Being Teddy Roosevelt
Illustrated by R. W. Alley. Ages 7 to 10. Farrar Straus Giroux, 2007. 0-374-30657-5
Bank Street College of Education Best Children’s Books of the Year
How I Came to Write This Book:
When my boys were in fifth grade at Mesa Elementary, in Boulder, they both participated in the fifth-grade "biography tea," in which kids had to read a biography and attend a fancy tea party dressed up as that person. At Mesa, kids could choose the subject of their biographies, but I thought it would be more interesting in a book to have kids encounter great figures whose stories they might not otherwise have known. And so I have inattentive, dreamy Riley assigned to read about go-getting Teddy Roosevelt, and materialistic, video-gaming-playing Grant assigned the very opposite figure of Mahatma Gandhi. Perfect Sophie gets assigned Helen Keller -- as a child, I read Helen Keller's biography and was so inspired that I wrote Helen Keller a letter, only to find out that Helen Keller was already long dead! And as a child I also loved reading about Queen Elizabeth I, the subject of feisty Erika's report.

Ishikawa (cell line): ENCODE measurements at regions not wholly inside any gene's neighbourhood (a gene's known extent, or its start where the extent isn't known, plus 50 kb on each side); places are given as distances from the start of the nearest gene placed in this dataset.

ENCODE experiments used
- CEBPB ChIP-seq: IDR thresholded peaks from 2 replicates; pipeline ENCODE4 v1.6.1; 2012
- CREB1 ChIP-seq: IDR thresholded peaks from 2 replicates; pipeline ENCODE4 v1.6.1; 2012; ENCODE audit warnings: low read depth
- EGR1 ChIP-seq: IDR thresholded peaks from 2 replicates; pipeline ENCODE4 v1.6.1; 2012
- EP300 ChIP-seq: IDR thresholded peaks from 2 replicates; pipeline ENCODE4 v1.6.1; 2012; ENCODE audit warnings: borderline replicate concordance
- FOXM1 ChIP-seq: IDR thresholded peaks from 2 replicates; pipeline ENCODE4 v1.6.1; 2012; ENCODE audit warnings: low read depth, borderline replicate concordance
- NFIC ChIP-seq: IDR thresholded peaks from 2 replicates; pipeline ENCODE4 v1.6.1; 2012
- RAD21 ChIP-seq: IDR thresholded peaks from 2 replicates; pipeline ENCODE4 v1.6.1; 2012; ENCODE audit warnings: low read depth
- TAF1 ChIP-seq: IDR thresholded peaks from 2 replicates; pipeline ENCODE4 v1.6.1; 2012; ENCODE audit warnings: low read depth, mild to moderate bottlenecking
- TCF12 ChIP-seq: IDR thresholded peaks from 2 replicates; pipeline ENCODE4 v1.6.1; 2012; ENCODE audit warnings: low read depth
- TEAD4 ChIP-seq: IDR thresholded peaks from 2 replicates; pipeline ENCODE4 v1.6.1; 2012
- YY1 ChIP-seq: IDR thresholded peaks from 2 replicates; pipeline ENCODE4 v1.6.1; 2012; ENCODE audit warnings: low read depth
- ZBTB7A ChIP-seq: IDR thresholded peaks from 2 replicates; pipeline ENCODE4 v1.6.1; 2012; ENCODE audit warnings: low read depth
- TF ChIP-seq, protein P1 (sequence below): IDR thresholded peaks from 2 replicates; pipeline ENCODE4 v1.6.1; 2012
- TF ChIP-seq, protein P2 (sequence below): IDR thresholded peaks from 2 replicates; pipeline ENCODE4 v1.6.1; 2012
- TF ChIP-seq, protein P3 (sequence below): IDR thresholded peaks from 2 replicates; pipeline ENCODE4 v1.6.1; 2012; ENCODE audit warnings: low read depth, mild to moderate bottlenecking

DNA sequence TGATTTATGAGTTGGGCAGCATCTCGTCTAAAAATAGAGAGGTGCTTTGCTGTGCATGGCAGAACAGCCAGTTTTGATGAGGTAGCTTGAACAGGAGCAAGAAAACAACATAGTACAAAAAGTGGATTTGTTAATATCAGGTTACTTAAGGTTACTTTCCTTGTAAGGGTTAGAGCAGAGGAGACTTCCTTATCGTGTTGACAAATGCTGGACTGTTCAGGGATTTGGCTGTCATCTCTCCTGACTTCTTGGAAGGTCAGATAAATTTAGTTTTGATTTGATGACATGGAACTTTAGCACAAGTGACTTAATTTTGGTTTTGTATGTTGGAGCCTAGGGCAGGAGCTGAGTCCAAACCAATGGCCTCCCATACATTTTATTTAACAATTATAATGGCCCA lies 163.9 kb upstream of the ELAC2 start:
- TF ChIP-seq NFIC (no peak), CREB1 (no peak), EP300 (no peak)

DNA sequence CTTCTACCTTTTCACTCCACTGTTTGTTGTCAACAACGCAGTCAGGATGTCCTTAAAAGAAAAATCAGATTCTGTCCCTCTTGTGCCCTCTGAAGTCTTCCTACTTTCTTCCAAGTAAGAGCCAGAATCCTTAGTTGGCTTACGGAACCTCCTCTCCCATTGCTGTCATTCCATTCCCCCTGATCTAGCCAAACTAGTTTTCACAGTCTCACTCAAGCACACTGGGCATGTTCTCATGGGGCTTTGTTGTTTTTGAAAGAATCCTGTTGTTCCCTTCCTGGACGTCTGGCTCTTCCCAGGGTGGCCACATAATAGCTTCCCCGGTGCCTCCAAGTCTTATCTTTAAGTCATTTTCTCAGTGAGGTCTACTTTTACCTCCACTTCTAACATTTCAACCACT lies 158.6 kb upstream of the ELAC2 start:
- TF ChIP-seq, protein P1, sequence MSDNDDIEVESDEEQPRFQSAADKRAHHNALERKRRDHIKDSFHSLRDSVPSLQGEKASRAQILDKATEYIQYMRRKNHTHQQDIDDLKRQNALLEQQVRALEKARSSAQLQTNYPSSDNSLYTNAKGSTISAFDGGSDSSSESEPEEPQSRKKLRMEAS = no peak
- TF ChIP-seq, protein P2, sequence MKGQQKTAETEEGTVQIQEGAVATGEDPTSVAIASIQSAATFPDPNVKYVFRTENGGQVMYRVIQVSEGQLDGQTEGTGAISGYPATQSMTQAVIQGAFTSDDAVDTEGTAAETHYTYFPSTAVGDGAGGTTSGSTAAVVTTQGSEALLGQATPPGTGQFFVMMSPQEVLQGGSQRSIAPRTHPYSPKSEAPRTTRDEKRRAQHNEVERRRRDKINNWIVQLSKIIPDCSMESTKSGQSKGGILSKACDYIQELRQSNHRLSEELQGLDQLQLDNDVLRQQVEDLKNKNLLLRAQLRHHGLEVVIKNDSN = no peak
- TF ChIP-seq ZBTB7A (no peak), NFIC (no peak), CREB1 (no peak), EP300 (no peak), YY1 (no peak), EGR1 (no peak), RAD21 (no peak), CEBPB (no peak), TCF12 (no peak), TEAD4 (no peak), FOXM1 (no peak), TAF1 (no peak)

Riley goes to school with Harriet Tubman, Helen Keller, Martin Luther King, Jr., Queen Elizabeth and many other world-famous figures -- all fellow fourth-graders researching their chosen topics for Mrs. Harrow's biography tea. Riley is Teddy Roosevelt, and not only is he learning about Teddy Roosevelt, he's being influenced by his can-do spirit. Riley may still lose things, like all of his notecards, but now he figures out how to get them back. He still wants the saxophone his mother can't afford to get for him, but now he is determined to earn the money (after begging his mother failed). Mills writes with such a light, humorous touch that many scenes beg to be read aloud. Much information is subtly woven into the narrative, and the gathering of world leaders at the tea is a sight to behold. The black-and-white illustrations perfectly complement the humor of the story.
Bully for Riley and bully for Mills.